Montana’s COVID-Fearing Clergy Demand People Stop Going to Worship


So far in 2020, COVID-19 has killed only a third as many people in Montana as Planned Parenthood. Right now, our hospitals are far from overwhelmed, our ventilators are largely unused, and the only ones panicking are health care “experts” who largely enjoy trips to the podium to catastrophize the situation in front of the cameras. The ‘pandemic’ in the Big Sky State has seen overall death rates go down in 2020. And – as with the rest of the country – the .04% of people dying with COVID-19 mostly have one foot in the grave already.

Nonetheless, some left-leaning Montana clergy members – about 35 thus far – have signed on to a statement demanding that people of faith stay home from worship.

Led by a Rabbi from the Whitefish area, Francine Green Roston, the document was placed hastily and haphazardly as a Google document online. The statement was drafted from another, earlier pledge posted by the Wisconsin Council of Churches, a progressive “Christian” coalition of “churches” that support the Democratic Party, abortion rights, the LGBTQ “community,” transgenderism, and illegal immigration. When they aren’t systematically contradicting the Ten Commandments on almost every single point, they apparently have time to tell people to stay home from church.

Quoting the Montana Department of Health and Human Services as though it were canonized Scripture, the document reads, “The Montana Department of Public Health & Human Services has issued an order to keep public gatherings limited to 50 people in Phase 2. Houses of worship have been exempted from this requirement. However, as faith leaders, we pledge to steward the health of all by prioritizing remote worship and other activities until this crisis has passed.”

The signers of the Montana clergy statement, most of whom support abortion rights, say that it’s their committment to the sanctity of life that leads them to request parishioners stay home.

It reads, “We the undersigned clergy, representing diverse faith communities across the State of Montana, pledge to do all in our power to keep our congregations and communities healthy and safe in the midst of this pandemic. While we have varying practices and theologies, all our traditions hold life as sacred and believe the imperative to protect and preserve life outweighs all other considerations.”

Montana Daily Gazette’s publisher, JD Hall, happens to also be a Montana clergy member. Hall also recently recovered from COVID-19 himself, stating on his Facebook page…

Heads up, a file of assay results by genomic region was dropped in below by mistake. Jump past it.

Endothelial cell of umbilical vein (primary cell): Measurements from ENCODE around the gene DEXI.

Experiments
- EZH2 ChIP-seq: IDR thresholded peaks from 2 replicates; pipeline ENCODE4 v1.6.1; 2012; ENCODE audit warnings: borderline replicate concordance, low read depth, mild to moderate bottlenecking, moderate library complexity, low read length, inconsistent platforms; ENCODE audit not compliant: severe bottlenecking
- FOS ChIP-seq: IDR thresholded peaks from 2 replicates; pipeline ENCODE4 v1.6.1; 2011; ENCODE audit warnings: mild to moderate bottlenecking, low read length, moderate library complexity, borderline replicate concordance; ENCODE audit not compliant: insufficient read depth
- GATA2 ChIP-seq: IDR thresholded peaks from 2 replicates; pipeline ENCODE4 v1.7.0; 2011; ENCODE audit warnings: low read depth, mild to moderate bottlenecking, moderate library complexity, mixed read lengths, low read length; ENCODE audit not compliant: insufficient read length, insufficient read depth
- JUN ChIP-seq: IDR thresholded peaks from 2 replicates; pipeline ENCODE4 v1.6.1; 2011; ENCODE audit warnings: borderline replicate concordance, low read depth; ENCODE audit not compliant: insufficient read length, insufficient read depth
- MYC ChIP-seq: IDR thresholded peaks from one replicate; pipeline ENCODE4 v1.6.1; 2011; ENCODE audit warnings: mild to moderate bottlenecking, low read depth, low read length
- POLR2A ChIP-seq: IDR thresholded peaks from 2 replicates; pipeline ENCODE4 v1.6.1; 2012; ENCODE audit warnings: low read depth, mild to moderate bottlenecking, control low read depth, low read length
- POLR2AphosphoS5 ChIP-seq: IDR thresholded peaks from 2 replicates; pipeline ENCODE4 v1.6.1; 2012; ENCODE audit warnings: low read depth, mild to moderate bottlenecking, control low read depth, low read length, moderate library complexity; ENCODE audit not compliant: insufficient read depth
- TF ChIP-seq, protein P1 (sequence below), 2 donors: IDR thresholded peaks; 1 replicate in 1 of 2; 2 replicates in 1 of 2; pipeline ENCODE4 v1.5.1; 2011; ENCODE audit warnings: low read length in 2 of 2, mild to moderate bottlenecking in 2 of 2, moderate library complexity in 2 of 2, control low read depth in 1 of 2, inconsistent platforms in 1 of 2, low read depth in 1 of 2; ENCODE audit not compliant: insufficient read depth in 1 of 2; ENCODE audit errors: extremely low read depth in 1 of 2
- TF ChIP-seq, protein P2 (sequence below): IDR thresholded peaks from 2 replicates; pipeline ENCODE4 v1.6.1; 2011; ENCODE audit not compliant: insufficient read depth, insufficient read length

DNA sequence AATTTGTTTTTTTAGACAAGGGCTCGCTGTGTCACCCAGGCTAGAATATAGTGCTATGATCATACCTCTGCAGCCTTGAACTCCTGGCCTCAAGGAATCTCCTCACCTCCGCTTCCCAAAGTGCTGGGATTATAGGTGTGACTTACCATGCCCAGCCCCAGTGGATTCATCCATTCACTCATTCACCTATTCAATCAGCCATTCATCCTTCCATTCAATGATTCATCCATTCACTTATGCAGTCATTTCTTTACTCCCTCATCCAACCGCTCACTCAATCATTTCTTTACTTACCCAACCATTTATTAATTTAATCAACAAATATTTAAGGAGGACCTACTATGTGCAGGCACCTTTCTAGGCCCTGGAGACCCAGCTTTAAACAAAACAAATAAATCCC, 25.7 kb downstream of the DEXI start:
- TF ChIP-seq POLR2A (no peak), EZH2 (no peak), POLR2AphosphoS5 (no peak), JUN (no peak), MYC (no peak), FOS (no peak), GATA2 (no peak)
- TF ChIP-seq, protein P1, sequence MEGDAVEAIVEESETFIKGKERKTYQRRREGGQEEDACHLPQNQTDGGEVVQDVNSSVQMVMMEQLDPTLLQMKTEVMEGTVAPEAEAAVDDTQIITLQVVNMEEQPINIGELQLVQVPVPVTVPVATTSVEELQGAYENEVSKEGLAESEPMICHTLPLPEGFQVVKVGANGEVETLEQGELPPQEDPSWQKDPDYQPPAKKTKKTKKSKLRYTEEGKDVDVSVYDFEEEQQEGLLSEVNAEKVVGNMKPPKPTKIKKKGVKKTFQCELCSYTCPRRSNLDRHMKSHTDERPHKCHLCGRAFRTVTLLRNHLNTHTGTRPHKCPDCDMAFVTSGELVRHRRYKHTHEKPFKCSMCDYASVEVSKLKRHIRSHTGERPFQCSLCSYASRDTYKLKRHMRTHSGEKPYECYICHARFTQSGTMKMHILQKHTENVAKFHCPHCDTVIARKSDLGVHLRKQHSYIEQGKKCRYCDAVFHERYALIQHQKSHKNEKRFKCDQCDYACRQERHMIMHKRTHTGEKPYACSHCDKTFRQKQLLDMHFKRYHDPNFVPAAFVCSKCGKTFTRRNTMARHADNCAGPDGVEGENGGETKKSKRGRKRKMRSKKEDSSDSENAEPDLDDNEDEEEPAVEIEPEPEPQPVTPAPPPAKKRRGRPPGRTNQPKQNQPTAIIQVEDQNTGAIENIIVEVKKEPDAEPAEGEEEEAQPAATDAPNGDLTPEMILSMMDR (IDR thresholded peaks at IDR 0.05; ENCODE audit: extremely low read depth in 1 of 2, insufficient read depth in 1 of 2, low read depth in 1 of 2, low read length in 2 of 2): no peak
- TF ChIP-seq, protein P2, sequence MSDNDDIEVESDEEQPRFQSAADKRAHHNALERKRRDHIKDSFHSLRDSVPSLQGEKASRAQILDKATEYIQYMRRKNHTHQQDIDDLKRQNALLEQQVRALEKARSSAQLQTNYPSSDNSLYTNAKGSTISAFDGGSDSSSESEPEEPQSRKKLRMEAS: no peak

We asked Hall for comment on the clergy members encouraging people to stay home from worship.

Hall told us, “Let’s be honest. These aren’t real clergy. These are rainbow-bedazzled spiritual-but-not-religious shaman and ecumenical witchdoctors who pass out Jello-shots at gay pride events. These are the types of clergy who do pet-blessings and who open their Bibles only at Christmas. These pastors are impostors. They’re not men of God, but community activists who treat church like an even more fragile version of the Girl Scouts. These clergy members are oddly masculine women and fabulous, feminine men who use the Bible for sermon anecdotes. They’re little more the Democrat activists who dress up rampant progressivism in sequined robes on Sunday.”

Hall continued, “Real pastors tell their church members to be at church on Sunday and stop living life like they’re terrified of chest cold. People go to work five or six days a week. They go to the grocery store three times a week. They venture into public literally every day. Claiming that avoiding church is somehow the key to stopping COVID-19 is an adventure in brain-dead religiosity.”

He added, “The Bible says something about these people. Jesus called them ‘blind guides’ and said to disregard them.”

“Virtual church does not exist,” Hall said. “The term ecclesia – or church – means ‘a called out assembly.’ You can’t assemble online. You can’t take Communion over the Internet. You can’t sing to one another ‘hymns, psalms, and spiritual songs’ via Zoom. All you can do online is watch some want-to-be religious celebrity give some insufferable life lessons talking into a webcam.”

He concluded, “Thankfully, clergy like that never have anything worth saying anyway. And when they do talk, it’s usually with a lisp.”

[Editor’s Note: Contributed by MT Daily Gazette Editor, James White]


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